Recently I was reading over a brochure that is distributed by a recovery group, and I discovered 8 things they encourage in their members that churches would do well to promote among their members as well.
In this post, I will highlight the seventh of these tenets.
Get involved in a small group.
Many churches call it Sunday School. Others call it small groups, life groups, fellowship groups, or cell groups. But whatever the name, the function, purpose, and strategy are the same. Small group Bible studies exist to help the church accomplish its purposes — namely, discipleship-fellowship-worship-ministry-evangelism. Your small group should be a microcosm of the church and should accomplish the church’s purposes within that group.
There are many reasons to get involved with and connected to a small group Bible study:
1. A small group helps you maintain closeness. The point here is, the smaller size will enable you to better know one another’s needs, know what to pray about, how to be an encouragement and what’s going on in each other’s lives. One of the primary reasons that Alcoholics Anonymous is so successful in helping people is because it utilizes the small group approach. Bill Wilson, one of the founders of AA, and his friends found out that when they met regularly to talk about their weaknesses, downfalls, and near-downfalls, that it gave them a sense of strength to overcome their temptation to drink.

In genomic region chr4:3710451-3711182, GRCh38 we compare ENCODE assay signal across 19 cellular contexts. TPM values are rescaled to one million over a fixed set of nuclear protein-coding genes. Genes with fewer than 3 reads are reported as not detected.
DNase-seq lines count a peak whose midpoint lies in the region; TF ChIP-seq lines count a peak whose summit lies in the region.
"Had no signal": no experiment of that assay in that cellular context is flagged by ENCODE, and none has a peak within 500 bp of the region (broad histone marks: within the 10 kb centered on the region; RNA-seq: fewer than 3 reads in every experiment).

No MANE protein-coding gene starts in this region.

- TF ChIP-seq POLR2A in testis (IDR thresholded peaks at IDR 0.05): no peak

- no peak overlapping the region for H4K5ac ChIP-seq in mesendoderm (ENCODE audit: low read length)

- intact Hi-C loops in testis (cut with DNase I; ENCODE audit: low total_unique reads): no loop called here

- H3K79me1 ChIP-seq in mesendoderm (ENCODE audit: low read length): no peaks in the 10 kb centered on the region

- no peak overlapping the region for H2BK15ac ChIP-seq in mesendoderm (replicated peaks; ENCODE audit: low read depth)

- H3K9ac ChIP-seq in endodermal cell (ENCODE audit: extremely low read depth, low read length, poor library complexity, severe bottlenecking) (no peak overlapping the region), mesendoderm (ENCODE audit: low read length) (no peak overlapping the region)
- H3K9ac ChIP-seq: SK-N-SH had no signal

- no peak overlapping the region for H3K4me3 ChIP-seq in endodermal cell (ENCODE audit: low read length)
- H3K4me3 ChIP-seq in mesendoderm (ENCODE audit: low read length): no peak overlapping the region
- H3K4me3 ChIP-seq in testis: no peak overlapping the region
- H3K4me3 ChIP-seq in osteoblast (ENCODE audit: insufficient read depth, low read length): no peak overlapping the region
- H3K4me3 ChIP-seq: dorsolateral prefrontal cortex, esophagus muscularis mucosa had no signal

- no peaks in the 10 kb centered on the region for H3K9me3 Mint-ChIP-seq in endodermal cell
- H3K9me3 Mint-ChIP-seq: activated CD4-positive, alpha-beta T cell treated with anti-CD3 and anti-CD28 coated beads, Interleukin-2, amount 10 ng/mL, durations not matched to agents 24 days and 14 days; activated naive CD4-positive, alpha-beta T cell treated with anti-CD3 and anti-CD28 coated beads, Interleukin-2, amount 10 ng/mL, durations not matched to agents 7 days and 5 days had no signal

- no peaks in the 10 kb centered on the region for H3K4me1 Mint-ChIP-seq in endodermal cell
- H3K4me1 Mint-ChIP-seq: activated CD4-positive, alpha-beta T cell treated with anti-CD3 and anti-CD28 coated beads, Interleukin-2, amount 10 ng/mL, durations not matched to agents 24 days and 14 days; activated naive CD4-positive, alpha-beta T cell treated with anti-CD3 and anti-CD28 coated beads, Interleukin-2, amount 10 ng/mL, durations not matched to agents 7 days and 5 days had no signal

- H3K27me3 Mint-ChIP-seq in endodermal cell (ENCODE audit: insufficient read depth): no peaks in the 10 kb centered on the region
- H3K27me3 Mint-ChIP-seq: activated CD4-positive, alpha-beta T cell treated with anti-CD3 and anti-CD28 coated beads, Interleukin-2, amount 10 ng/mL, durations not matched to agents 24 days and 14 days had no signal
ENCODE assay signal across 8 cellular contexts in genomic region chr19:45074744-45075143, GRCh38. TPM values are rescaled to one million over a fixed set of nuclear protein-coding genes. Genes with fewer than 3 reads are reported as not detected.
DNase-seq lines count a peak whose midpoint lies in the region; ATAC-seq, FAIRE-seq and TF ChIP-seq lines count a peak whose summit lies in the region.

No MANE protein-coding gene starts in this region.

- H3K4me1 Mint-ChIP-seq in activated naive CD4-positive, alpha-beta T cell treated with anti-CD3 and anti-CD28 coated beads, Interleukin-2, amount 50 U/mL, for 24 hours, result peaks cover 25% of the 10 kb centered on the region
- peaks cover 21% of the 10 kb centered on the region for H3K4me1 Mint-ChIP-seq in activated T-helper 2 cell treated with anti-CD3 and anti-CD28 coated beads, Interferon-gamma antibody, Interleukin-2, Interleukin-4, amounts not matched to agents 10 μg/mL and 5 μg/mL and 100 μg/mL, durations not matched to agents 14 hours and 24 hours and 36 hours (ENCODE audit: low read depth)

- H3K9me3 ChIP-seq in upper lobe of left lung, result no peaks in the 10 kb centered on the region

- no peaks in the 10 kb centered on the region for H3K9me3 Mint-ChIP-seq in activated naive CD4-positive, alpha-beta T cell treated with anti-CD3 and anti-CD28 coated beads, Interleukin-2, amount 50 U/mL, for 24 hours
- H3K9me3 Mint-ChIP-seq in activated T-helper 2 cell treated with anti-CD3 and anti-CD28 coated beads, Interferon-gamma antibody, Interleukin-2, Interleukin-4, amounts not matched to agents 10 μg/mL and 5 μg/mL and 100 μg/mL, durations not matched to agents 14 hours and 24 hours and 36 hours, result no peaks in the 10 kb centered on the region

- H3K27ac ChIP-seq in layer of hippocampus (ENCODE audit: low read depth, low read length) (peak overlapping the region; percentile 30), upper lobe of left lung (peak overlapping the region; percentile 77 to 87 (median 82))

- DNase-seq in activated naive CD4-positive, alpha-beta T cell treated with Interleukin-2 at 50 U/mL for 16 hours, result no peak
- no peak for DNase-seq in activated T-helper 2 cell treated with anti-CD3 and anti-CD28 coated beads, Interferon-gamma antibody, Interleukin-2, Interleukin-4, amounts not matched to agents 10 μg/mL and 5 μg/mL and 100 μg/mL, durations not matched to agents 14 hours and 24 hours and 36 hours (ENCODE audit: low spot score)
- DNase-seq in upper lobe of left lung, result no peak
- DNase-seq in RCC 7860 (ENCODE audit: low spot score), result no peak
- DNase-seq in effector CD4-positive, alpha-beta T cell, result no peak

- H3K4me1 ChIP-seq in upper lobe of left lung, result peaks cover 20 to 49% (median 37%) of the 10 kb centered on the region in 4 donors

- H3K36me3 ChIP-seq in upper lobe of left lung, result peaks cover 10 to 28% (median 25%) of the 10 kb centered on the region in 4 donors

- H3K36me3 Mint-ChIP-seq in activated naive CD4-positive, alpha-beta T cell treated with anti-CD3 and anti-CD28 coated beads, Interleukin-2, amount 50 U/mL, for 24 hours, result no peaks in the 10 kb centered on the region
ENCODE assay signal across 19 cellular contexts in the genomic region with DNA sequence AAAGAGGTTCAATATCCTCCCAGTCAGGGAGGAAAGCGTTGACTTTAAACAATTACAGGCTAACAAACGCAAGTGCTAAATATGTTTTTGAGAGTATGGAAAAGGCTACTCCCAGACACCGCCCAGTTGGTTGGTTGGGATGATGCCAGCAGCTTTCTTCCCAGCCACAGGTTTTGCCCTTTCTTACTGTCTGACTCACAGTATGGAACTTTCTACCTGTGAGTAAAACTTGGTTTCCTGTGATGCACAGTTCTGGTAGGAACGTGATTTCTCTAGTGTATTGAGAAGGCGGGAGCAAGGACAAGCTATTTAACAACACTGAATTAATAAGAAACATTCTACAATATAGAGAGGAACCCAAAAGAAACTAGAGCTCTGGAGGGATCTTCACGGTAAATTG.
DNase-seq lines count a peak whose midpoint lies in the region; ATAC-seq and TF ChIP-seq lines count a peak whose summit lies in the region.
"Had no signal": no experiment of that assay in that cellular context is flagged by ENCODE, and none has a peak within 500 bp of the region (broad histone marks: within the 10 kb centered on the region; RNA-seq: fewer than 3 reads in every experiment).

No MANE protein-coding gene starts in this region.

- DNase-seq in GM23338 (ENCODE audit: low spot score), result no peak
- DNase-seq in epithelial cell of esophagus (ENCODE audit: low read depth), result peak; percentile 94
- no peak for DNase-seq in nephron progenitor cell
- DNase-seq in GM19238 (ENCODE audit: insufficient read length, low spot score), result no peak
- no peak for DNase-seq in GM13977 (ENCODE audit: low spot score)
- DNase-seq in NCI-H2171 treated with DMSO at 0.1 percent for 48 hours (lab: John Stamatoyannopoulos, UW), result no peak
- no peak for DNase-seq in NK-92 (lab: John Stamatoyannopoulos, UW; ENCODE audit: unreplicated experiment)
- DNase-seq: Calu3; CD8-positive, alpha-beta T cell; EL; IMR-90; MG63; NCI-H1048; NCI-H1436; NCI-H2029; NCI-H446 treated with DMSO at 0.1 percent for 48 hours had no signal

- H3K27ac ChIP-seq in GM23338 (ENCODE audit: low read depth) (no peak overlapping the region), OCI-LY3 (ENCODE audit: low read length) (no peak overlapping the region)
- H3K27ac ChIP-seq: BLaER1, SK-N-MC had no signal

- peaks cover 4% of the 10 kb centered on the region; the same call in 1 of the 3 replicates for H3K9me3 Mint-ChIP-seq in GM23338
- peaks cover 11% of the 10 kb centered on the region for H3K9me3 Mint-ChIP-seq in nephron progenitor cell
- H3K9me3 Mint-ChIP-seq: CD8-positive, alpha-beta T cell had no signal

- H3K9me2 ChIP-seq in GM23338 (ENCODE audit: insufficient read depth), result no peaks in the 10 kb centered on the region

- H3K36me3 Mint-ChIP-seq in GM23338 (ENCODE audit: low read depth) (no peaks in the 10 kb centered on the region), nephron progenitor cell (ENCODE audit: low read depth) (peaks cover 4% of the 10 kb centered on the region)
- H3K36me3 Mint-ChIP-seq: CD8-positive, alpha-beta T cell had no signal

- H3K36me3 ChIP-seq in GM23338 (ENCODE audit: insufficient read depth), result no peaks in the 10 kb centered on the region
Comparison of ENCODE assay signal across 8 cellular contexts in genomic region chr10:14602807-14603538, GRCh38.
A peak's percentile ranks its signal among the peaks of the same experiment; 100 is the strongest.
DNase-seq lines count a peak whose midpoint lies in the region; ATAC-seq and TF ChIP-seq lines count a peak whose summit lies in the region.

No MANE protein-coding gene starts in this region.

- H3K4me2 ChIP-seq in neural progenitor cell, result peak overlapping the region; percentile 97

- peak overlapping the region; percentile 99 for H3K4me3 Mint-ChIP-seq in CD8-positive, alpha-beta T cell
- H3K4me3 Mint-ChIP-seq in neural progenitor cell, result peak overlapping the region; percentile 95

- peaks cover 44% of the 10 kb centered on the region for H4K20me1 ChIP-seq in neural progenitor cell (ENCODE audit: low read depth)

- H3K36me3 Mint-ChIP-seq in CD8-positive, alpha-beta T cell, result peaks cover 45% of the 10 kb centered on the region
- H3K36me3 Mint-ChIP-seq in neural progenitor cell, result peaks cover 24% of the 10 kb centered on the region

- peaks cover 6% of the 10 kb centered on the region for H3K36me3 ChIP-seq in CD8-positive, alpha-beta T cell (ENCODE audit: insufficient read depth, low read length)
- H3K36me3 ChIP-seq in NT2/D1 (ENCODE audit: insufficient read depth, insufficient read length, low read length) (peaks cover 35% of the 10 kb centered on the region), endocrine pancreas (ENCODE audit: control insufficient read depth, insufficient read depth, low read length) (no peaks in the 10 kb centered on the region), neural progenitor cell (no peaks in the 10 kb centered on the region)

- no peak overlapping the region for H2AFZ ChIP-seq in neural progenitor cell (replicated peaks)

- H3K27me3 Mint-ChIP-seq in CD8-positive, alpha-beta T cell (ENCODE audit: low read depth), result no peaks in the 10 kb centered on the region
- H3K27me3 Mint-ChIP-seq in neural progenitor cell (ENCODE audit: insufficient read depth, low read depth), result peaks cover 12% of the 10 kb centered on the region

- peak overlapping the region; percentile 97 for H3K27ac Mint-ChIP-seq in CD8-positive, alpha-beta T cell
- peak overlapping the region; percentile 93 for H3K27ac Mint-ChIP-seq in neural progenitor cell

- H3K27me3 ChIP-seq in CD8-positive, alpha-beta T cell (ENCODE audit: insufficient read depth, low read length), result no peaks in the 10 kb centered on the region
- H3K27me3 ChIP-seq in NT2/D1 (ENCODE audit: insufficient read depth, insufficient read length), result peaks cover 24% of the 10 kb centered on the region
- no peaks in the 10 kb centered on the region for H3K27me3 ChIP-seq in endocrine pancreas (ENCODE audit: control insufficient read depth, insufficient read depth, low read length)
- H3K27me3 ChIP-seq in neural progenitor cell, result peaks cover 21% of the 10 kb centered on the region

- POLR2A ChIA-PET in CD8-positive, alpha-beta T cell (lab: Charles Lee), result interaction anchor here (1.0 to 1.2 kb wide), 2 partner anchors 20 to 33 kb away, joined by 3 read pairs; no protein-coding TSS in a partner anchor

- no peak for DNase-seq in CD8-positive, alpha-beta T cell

2. A small group helps you serve others. When you serve others you are less focused on your problems. And, of course, you have other people that are focused on your problems for you. Sometimes you get in tough situations that you can’t get out of by yourself. It’s good to have a small group of friends around to untangle you! It’s good to be a part of a group you can serve and be served by.
3. A small group helps your spiritual formation. Ever wonder why Jesus only chose twelve apostles? There were several reasons, but one thing this small group approach did was give the members a greater sense of accountability. If you knew there were others keeping up with what’s going on in your life, you would be more conscientious about how you live as a believer. As I said in the last post, there are no “lone ranger Christians!” However, you’ve bought into the “rugged individualism” concept so much that you’ve forgotten you’re not alone on the planet. You have unhealthy hang-ups about not opening up to other people. You don’t want to share your struggles with others because you don’t want them to know you don’t have it all together. Here’s a revelation for you: we already know you don’t have it all together. None of us has it all together. We need one another.
Are you part of a small group Bible study? Why or why not?
Disclaimer: The main points of this post were written nearly ten years ago. It was pieced together from other sermons. If I have quoted your work by mistake I sincerely apologize. Please let me know so that I may give credit where credit is due.